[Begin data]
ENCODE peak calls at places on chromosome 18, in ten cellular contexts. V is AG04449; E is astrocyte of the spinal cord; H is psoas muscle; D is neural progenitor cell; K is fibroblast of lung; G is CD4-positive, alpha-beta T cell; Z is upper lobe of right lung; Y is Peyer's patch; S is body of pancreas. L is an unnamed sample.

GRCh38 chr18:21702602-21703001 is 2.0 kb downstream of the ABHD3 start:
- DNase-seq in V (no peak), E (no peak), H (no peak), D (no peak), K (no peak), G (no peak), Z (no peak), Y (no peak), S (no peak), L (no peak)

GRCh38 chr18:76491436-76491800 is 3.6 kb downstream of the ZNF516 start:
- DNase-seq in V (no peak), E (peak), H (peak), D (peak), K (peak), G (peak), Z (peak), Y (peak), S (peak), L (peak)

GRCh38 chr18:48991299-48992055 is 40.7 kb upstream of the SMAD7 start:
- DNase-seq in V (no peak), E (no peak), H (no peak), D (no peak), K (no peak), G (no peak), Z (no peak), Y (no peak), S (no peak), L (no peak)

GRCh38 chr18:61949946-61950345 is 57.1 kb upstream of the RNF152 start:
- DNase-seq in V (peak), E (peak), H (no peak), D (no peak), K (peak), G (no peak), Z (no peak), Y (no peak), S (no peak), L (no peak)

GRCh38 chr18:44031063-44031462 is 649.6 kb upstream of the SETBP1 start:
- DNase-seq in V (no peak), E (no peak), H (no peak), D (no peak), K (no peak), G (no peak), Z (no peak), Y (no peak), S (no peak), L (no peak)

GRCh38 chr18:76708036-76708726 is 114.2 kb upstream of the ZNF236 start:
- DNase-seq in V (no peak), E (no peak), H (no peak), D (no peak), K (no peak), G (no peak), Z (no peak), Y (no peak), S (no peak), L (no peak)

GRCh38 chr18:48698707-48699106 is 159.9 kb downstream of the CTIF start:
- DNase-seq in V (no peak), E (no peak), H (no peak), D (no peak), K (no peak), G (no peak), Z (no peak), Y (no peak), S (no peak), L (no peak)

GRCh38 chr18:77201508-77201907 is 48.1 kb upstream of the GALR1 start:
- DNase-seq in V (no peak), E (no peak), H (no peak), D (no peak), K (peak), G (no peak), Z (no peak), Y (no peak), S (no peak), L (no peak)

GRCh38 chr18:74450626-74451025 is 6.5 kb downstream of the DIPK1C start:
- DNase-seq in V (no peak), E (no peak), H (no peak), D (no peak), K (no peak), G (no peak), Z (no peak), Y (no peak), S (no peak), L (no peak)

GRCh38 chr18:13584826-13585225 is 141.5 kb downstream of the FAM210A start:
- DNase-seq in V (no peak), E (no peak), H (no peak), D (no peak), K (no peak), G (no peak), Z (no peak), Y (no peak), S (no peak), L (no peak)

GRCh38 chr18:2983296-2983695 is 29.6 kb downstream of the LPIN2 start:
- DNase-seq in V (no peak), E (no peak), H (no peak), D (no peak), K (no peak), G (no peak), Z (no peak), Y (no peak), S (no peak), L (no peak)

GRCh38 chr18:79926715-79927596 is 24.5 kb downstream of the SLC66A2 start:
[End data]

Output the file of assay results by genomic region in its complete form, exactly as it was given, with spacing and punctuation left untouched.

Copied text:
ENCODE peak calls at places on chromosome 18, in ten cellular contexts. V is AG04449; E is astrocyte of the spinal cord; H is psoas muscle; D is neural progenitor cell; K is fibroblast of lung; G is CD4-positive, alpha-beta T cell; Z is upper lobe of right lung; Y is Peyer's patch; S is body of pancreas. L is an unnamed sample.

GRCh38 chr18:21702602-21703001 is 2.0 kb downstream of the ABHD3 start:
- DNase-seq in V (no peak), E (no peak), H (no peak), D (no peak), K (no peak), G (no peak), Z (no peak), Y (no peak), S (no peak), L (no peak)

GRCh38 chr18:76491436-76491800 is 3.6 kb downstream of the ZNF516 start:
- DNase-seq in V (no peak), E (peak), H (peak), D (peak), K (peak), G (peak), Z (peak), Y (peak), S (peak), L (peak)

GRCh38 chr18:48991299-48992055 is 40.7 kb upstream of the SMAD7 start:
- DNase-seq in V (no peak), E (no peak), H (no peak), D (no peak), K (no peak), G (no peak), Z (no peak), Y (no peak), S (no peak), L (no peak)

GRCh38 chr18:61949946-61950345 is 57.1 kb upstream of the RNF152 start:
- DNase-seq in V (peak), E (peak), H (no peak), D (no peak), K (peak), G (no peak), Z (no peak), Y (no peak), S (no peak), L (no peak)

GRCh38 chr18:44031063-44031462 is 649.6 kb upstream of the SETBP1 start:
- DNase-seq in V (no peak), E (no peak), H (no peak), D (no peak), K (no peak), G (no peak), Z (no peak), Y (no peak), S (no peak), L (no peak)

GRCh38 chr18:76708036-76708726 is 114.2 kb upstream of the ZNF236 start:
- DNase-seq in V (no peak), E (no peak), H (no peak), D (no peak), K (no peak), G (no peak), Z (no peak), Y (no peak), S (no peak), L (no peak)

GRCh38 chr18:48698707-48699106 is 159.9 kb downstream of the CTIF start:
- DNase-seq in V (no peak), E (no peak), H (no peak), D (no peak), K (no peak), G (no peak), Z (no peak), Y (no peak), S (no peak), L (no peak)

GRCh38 chr18:77201508-77201907 is 48.1 kb upstream of the GALR1 start:
- DNase-seq in V (no peak), E (no peak), H (no peak), D (no peak), K (peak), G (no peak), Z (no peak), Y (no peak), S (no peak), L (no peak)

GRCh38 chr18:74450626-74451025 is 6.5 kb downstream of the DIPK1C start:
- DNase-seq in V (no peak), E (no peak), H (no peak), D (no peak), K (no peak), G (no peak), Z (no peak), Y (no peak), S (no peak), L (no peak)

GRCh38 chr18:13584826-13585225 is 141.5 kb downstream of the FAM210A start:
- DNase-seq in V (no peak), E (no peak), H (no peak), D (no peak), K (no peak), G (no peak), Z (no peak), Y (no peak), S (no peak), L (no peak)

GRCh38 chr18:2983296-2983695 is 29.6 kb downstream of the LPIN2 start:
- DNase-seq in V (no peak), E (no peak), H (no peak), D (no peak), K (no peak), G (no peak), Z (no peak), Y (no peak), S (no peak), L (no peak)

GRCh38 chr18:79926715-79927596 is 24.5 kb downstream of the SLC66A2 start: